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Thread: Digital noise on a sound recorder

  1. #21
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    No. It was digital noise from the Tascam coming back into the pre-amp down the wire which takes power from the pre-amp battery to the Tascam.
    I don't want to use the Tascam batteries because they run out too fast, but use the rechargeable battery in the pre-amp.
    Last edited by timtimtim; 1 Week Ago at 07:16.

  2. #22
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    Can anyone explain why the noise is virtually confined to one channel?

    Seems to have been power line borne so maybe a poor internal grounding regime?

    Dave.
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    Quote Originally Posted by timtimtim View Post
    No. It was digital noise from the Tascam coming back into the pre-amp down the wire which takes power from the pre-amp battery to the Tascam.
    I don't want to use the Tascam batteries because they run out too fast, but use the rechargeable battery in the pre-amp.
    OK, I am still a little confused. Are you saying you modified the power cord or you modified this inside the recorder its self? The battery provide power to the Tascam regardless if you use the pre amp feature or not. I often use a AT Pro 70 lav mic that supply's its own phantom power and I get around 12 to 14 hrs from the batts.

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    I only record on one channel - its film sound recorded with one mic.
    I use a very low-noise home-made pre-amp for the mic. I take power from the rechargeable battery in this pre-amp to drive the Tascam. Digital noise from the Tascam was coming down the power lead connecting the pre-amp to the Tascam, into the pre-amp where it was being picked up by the pre-amp circuit and sent as audio noise into the Tascam down the audio connector. I fixed this by adding three 3.3 ohm resistors in series with the power line to the Tascam, with three .1uF capacitors from the junctions of the resistors to ground, thus filtering out the digital noise. This has reduced the noise from quite loud down to almost imperceptible, barely noticeable above the mic hiss. Yesterday I thought it was perfect, but re-testing has shown it's not. This is disappointing. Now I'm wondering how to remove the last bit of noise?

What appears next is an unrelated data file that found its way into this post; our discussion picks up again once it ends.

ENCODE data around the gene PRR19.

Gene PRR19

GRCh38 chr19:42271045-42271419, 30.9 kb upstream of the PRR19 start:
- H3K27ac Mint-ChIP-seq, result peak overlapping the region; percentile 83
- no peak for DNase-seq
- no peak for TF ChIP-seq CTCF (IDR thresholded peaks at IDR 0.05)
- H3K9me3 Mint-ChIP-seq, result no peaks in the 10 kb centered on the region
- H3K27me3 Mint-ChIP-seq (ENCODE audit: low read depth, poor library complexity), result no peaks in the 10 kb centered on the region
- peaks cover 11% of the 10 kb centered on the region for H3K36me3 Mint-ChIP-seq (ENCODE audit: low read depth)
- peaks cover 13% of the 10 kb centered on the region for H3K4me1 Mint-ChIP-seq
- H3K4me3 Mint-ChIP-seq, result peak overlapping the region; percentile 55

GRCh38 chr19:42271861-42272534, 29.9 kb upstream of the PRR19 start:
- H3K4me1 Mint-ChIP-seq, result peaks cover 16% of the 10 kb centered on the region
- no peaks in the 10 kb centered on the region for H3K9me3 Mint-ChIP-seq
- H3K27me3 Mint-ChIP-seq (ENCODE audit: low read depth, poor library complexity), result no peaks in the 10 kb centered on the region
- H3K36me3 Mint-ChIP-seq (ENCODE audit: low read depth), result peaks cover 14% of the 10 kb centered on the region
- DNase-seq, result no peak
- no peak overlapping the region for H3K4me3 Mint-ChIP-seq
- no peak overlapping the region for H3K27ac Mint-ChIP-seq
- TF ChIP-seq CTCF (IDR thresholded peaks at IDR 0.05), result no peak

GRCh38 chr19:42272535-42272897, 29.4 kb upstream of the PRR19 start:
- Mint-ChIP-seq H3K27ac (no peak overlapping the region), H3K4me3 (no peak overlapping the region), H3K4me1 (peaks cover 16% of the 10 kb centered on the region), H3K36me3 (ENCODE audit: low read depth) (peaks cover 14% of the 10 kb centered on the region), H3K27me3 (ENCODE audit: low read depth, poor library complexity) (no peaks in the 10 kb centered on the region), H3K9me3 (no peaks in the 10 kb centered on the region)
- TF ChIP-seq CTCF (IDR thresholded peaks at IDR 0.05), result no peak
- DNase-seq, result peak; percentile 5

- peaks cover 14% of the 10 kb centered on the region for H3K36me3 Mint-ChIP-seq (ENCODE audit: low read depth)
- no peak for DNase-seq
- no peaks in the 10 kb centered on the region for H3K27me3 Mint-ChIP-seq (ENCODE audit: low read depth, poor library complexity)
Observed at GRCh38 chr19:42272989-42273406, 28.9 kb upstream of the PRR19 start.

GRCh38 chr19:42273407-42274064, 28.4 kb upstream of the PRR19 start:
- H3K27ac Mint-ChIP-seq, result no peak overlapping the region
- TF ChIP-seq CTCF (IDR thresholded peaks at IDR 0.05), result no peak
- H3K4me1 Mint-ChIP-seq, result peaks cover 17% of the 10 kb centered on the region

5. #25
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    Quote Originally Posted by timtimtim View Post
    I only record on one channel - its film sound recorded with one mic.
    I use a very low-noise home-made pre-amp for the mic. I take power from the rechargeable battery in this pre-amp to drive the Tascam. Digital noise from the Tascam was coming down the power lead connecting the pre-amp to the Tascam, into the pre-amp where it was being picked up by the pre-amp circuit and sent as audio noise into the Tascam down the audio connector. I fixed this by adding three 3.3 ohm resistors in series with the power line to the Tascam, with three .1uF capacitors from the junctions of the resistors to ground, thus filtering out the digital noise. This has reduced the noise from quite loud down to almost imperceptible, barely noticeable above the mic hiss. Yesterday I thought it was perfect, but re-testing has shown it's not. This is disappointing. Now I'm wondering how to remove the last bit of noise?
    There is a noise reduction plug in in Reaper, not used that one but I have had good results with one in Abobe Audition 1.5. These noise reducers can product artefacts in the wanted signal and work best when the noise is low level and you don't need heavy treatment. Do you sir?

    For the future CM Series : 1 to 60 Amps Small Size Toroidal Common Mode Inductors : CWS Coil Winding Specialist, manufacturer of transformers, inductors, coils and chokes One of those toroidal filters with caps each side could replace or augment the 3r3 Ohm stoppers. You can just buy a core and wind your own, a good source of solid wire is old CAT5 cable.

    Dave.

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    I tried noise reduction, not in Reaper but in Audacity, to reduce this noise in one film scene which I recently did in a very quiet environment where the noise was very noticeable. The noise reduction worked very well for the 1kHz component of the noise, but didn't touch the clicking noise. I removed that in the spaces between the actors talking by simply cutting out the piece of soundtrack where the click occurred, and replacing it with a bit of noiseless soundtrack. Very laborious, but it worked.

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